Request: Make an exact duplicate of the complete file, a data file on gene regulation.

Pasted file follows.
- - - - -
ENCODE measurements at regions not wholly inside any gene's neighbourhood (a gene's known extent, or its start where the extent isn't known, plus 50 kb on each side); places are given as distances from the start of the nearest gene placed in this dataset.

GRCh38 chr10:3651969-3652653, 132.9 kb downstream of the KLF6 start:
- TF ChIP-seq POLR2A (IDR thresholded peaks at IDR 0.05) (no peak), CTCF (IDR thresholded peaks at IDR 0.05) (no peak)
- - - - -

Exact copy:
ENCODE measurements at regions not wholly inside any gene's neighbourhood (a gene's known extent, or its start where the extent isn't known, plus 50 kb on each side); places are given as distances from the start of the nearest gene placed in this dataset.

GRCh38 chr10:3651969-3652653, 132.9 kb downstream of the KLF6 start:
- TF ChIP-seq POLR2A (IDR thresholded peaks at IDR 0.05) (no peak), CTCF (IDR thresholded peaks at IDR 0.05) (no peak)